Maternal reading fluency is positively associated with greater functional connectivity between the child’s future reading network and regions related to executive functions and language processing in preschool-age children

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Abstract

The role of the parent or educator in a child’s learning is a key feature in child development. Evidence supports the impact of early language exposure for future language and cognitive abilities and of home reading environment on neural circuits supporting language and reading. As shared parent–child reading is largely contingent on the reading ability of the parent, the aim of the current study was to explore association of parental reading ability on functional connectivity of brain networks involved with reading acquisition in their children.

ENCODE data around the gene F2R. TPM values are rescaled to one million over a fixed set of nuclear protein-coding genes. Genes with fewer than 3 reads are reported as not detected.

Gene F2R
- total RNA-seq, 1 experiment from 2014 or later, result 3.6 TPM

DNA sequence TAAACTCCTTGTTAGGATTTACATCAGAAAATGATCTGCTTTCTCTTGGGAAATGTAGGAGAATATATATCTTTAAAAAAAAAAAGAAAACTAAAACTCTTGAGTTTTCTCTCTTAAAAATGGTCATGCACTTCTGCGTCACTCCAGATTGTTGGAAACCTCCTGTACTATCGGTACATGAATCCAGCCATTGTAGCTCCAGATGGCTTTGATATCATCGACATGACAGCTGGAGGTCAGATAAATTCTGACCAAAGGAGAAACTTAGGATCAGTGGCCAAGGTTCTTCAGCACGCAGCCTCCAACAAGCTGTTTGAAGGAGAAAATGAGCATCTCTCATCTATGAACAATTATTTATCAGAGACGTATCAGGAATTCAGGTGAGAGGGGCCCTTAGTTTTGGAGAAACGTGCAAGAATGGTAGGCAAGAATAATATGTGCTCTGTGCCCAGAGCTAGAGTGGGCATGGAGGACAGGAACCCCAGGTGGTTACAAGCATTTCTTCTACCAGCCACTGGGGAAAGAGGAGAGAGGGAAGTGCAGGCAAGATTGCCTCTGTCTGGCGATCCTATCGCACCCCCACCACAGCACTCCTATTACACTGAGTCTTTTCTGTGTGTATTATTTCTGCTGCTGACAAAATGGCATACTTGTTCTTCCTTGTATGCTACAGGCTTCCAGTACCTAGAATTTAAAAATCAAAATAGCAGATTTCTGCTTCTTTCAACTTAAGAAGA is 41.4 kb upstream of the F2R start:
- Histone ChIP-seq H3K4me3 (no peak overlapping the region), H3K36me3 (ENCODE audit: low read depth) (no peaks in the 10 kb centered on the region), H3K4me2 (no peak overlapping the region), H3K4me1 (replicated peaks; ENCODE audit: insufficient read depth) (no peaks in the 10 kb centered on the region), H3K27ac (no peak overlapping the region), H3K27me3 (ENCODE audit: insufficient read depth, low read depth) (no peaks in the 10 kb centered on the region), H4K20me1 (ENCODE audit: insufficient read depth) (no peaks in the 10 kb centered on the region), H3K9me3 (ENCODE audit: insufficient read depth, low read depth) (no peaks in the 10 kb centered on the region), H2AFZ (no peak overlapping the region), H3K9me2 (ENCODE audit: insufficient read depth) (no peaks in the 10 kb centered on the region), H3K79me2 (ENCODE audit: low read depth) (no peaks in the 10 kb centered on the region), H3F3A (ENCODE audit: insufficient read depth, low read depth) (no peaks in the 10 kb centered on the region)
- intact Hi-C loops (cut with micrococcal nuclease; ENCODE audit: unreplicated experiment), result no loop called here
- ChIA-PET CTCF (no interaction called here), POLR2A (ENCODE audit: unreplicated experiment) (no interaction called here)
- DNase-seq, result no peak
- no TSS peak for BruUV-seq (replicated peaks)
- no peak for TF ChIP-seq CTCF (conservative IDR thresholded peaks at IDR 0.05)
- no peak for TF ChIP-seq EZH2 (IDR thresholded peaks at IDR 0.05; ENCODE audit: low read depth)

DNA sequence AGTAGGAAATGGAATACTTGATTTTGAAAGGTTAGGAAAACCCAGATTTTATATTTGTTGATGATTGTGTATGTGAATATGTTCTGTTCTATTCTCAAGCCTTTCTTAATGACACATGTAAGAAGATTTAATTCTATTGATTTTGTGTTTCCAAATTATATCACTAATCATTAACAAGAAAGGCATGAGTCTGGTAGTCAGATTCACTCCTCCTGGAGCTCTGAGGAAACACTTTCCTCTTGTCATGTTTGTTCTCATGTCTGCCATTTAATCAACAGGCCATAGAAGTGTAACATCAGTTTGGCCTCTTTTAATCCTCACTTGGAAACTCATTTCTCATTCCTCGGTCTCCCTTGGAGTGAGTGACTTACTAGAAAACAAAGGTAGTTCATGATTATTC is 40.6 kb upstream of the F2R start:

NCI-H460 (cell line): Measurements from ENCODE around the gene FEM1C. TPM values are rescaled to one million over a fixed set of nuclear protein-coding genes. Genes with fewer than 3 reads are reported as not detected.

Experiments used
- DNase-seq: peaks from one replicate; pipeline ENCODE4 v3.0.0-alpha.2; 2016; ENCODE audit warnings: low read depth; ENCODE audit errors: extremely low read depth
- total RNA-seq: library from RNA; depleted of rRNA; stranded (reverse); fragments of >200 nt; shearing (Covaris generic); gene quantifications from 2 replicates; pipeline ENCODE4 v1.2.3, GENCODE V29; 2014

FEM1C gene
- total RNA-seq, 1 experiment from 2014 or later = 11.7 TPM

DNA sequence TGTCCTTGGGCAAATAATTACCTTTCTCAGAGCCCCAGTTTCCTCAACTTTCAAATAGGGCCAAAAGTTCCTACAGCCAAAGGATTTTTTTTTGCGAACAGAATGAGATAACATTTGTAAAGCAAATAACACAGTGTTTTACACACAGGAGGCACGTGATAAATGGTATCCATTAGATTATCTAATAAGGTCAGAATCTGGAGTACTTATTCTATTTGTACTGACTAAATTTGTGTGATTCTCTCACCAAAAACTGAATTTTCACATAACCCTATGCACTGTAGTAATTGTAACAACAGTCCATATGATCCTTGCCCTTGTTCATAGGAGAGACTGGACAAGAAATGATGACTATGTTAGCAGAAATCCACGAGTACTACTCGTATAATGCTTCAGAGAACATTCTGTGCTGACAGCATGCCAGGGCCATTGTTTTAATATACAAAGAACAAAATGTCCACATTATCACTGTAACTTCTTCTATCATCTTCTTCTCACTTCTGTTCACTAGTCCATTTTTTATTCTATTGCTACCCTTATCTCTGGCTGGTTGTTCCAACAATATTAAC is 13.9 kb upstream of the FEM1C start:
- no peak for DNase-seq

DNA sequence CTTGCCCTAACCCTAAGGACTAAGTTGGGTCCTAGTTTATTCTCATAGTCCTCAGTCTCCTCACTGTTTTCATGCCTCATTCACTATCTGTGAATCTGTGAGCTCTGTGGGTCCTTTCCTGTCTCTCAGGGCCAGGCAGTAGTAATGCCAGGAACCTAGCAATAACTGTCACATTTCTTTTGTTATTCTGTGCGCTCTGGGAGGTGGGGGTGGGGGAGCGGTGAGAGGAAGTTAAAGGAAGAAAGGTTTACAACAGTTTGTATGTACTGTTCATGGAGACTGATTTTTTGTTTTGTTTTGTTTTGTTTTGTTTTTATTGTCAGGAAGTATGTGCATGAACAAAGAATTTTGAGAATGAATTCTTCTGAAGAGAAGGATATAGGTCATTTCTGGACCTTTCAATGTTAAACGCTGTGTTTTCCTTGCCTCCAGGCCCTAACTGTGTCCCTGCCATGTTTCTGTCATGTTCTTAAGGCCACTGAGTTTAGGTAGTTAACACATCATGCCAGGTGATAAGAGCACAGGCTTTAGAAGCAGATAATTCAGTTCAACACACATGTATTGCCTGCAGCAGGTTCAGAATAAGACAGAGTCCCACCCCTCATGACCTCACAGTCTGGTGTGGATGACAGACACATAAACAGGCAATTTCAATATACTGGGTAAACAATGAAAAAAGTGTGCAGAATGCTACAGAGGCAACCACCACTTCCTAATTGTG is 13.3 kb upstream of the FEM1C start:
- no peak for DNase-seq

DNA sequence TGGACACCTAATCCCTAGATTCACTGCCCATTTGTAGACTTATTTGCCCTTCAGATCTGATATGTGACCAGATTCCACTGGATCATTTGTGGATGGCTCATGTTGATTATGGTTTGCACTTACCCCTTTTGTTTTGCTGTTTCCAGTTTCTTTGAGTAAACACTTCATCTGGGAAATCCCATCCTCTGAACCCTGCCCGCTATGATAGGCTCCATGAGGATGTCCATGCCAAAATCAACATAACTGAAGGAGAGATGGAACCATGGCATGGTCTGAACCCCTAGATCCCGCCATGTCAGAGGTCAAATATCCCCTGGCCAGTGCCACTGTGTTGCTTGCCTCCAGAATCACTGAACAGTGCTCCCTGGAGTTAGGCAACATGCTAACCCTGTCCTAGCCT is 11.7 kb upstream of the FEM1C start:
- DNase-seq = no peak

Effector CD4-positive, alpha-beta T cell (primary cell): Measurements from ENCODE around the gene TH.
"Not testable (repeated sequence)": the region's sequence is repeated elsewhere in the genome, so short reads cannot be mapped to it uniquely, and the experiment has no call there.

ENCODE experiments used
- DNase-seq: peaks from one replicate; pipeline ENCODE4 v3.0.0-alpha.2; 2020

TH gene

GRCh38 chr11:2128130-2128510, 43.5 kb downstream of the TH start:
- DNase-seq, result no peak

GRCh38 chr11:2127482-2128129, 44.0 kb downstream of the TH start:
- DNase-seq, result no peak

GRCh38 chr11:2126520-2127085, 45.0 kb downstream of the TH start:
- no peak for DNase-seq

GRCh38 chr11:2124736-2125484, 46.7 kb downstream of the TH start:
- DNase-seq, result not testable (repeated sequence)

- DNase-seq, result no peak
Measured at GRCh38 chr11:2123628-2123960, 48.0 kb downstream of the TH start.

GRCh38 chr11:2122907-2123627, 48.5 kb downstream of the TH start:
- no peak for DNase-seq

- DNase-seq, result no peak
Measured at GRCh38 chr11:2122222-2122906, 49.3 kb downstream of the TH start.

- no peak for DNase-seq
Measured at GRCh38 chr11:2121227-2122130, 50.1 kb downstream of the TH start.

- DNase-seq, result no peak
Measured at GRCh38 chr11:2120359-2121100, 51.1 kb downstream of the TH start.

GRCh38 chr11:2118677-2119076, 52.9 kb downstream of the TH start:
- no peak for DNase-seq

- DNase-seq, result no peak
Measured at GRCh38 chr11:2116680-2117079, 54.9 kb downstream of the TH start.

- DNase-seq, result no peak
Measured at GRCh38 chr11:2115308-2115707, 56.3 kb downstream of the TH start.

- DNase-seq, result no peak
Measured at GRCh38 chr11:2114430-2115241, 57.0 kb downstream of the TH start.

Twenty-two 4-year-old girls and their mothers participated in the current study. Maternal reading fluency was applied as predictors of functional connectivity analyses of a stories-listening functional MRI task.

Results indicate a positive association between maternal fluency scores and greater functional connectivity between regions in the future reading network and brain regions supporting language and cognitive control in the children.

Maternal reading fluency is important in facilitating development of a child’s reading network. Implications regarding shared reading are discussed, and an extended ecological model for child language and literacy development is proposed.

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